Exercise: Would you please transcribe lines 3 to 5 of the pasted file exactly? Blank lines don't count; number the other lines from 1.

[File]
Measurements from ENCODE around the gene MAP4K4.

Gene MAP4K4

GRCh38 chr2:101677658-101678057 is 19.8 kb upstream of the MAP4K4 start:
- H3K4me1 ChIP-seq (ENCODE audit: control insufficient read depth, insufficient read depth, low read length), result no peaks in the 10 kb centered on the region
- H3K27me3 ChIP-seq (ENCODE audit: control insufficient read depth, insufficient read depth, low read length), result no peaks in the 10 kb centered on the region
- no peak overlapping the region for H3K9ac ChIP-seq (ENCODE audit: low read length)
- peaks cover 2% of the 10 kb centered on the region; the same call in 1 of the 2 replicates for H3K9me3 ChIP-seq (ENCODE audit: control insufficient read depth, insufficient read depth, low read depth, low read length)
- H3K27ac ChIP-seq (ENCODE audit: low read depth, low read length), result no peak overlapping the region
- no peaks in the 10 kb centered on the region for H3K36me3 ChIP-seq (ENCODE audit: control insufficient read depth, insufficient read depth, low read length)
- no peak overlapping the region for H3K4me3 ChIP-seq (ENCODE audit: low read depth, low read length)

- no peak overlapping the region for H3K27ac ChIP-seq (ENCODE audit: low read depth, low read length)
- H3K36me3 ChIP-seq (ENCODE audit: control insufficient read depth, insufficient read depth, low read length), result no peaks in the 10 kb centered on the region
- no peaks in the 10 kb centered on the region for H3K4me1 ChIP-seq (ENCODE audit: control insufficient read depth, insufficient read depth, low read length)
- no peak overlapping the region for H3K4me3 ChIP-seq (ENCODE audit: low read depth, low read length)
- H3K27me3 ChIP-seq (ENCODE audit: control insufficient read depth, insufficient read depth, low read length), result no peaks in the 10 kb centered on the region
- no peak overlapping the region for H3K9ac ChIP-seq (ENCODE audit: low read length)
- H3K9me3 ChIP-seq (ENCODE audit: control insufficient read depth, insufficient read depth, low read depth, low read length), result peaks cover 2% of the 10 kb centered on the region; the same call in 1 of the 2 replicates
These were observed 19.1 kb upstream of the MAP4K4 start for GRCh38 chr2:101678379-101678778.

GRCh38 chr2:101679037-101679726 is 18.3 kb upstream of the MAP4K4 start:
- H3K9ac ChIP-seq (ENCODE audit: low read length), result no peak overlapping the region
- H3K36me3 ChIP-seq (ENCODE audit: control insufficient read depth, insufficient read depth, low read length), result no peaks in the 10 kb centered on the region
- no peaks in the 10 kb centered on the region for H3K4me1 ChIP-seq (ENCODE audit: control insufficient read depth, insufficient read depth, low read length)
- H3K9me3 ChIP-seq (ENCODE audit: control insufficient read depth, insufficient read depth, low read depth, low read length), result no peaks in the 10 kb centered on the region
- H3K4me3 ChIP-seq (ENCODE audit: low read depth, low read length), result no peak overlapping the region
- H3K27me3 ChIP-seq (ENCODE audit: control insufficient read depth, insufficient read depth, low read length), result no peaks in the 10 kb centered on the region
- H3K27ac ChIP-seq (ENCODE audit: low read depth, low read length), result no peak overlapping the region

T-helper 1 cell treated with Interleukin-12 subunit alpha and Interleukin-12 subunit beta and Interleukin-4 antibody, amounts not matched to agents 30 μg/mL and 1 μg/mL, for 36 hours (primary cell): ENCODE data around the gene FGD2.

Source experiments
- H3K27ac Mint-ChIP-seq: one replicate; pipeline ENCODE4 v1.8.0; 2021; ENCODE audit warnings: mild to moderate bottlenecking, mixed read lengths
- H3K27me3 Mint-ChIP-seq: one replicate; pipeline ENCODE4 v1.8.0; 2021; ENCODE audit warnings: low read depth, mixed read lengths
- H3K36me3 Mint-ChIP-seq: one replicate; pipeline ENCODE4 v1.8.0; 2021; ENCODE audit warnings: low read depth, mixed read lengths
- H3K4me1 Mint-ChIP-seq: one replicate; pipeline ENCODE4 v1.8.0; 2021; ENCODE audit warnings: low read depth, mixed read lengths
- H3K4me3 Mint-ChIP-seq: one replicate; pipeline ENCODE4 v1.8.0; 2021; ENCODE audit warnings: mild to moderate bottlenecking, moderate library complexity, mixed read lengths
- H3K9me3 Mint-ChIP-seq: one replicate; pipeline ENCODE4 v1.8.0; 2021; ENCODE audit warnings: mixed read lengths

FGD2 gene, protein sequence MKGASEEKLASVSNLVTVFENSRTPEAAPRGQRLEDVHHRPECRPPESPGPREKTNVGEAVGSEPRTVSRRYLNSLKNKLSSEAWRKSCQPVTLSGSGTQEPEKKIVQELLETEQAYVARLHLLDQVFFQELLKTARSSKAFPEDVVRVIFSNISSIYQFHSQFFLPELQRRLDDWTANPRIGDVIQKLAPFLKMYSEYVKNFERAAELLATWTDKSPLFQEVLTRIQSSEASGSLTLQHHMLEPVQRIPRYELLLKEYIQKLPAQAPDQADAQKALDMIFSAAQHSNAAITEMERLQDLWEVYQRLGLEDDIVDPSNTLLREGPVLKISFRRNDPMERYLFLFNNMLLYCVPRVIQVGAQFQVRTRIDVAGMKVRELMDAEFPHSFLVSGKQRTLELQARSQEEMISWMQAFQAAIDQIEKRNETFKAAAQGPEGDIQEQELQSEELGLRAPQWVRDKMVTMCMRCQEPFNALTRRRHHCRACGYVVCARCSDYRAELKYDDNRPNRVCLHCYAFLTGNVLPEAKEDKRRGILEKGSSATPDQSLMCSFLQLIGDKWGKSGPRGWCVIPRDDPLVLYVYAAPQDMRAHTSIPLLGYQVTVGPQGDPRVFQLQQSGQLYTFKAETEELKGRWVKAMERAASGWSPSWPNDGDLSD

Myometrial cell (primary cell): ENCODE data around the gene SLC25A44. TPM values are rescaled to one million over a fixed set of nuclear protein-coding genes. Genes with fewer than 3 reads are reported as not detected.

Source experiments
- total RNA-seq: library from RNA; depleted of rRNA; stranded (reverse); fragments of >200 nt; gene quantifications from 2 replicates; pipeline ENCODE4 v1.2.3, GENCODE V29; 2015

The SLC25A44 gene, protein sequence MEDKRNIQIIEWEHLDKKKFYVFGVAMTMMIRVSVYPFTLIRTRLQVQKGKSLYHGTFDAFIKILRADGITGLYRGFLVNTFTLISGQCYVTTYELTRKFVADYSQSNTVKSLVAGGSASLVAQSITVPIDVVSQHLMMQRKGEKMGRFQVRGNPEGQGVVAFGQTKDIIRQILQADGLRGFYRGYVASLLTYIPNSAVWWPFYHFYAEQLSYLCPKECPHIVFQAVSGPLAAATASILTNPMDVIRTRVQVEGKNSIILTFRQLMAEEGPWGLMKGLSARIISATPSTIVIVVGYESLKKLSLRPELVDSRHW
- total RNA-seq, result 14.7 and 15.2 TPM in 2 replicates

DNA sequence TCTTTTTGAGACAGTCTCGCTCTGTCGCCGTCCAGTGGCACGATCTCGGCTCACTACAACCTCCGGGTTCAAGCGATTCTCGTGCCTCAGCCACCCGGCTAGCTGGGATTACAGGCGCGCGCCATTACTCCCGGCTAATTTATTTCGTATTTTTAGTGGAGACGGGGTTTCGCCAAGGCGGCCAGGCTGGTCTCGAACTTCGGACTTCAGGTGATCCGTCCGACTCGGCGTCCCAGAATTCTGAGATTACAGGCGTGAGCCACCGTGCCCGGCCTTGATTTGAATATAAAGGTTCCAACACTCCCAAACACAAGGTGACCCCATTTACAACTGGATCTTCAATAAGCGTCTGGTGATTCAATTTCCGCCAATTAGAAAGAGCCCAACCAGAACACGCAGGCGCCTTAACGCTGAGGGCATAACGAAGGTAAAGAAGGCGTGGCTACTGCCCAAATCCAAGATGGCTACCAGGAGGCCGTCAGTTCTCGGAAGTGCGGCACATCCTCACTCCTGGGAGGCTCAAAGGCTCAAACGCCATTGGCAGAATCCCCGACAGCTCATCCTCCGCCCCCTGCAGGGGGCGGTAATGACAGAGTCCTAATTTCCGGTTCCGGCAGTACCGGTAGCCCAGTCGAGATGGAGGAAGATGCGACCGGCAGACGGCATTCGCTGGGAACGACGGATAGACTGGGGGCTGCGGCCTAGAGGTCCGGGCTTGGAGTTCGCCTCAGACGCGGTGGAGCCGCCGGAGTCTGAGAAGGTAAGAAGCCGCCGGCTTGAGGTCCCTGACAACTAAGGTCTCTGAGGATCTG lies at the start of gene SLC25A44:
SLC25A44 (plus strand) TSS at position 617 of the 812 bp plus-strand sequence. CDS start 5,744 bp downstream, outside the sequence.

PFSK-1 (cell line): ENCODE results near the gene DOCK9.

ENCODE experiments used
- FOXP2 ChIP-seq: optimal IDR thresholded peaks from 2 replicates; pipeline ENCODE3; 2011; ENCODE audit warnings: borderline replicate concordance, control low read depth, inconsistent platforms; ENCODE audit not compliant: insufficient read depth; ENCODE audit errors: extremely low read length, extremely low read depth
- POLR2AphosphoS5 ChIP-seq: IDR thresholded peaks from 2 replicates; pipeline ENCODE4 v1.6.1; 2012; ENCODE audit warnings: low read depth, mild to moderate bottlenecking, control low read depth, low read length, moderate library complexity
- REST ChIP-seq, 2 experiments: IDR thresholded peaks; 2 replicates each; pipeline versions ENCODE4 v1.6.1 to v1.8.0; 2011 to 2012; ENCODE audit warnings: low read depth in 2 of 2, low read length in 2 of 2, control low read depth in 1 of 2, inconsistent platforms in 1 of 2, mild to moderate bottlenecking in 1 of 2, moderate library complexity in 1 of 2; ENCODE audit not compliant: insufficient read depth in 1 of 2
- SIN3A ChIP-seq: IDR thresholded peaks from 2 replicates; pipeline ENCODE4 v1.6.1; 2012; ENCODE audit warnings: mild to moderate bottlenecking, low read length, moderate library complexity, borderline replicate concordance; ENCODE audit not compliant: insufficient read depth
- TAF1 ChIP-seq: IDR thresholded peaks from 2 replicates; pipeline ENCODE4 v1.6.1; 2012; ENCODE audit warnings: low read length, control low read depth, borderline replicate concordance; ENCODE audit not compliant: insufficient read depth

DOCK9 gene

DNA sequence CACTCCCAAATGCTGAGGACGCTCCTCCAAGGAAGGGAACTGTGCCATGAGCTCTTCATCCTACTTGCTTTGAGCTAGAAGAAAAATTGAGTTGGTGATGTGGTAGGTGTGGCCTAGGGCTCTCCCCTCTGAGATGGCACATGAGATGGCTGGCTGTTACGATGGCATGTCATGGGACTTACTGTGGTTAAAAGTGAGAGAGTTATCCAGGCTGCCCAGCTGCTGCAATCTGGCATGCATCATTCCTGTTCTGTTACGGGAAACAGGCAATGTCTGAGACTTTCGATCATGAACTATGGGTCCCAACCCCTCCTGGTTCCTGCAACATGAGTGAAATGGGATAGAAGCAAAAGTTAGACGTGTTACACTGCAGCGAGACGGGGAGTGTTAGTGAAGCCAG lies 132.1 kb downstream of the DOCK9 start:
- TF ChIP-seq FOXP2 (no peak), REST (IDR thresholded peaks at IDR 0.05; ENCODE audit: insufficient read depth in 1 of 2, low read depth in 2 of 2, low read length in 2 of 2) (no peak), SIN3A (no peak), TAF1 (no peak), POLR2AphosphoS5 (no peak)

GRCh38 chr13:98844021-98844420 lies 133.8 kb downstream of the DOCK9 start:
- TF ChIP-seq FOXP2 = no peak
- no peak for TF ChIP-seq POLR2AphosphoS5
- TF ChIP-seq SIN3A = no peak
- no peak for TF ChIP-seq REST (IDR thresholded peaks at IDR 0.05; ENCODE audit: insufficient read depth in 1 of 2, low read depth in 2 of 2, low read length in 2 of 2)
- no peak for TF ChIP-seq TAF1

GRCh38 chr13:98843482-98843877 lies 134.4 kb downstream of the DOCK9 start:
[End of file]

GRCh38 chr2:101677658-101678057 is 19.8 kb upstream of the MAP4K4 start:
- H3K4me1 ChIP-seq (ENCODE audit: control insufficient read depth, insufficient read depth, low read length), result no peaks in the 10 kb centered on the region
- H3K27me3 ChIP-seq (ENCODE audit: control insufficient read depth, insufficient read depth, low read length), result no peaks in the 10 kb centered on the region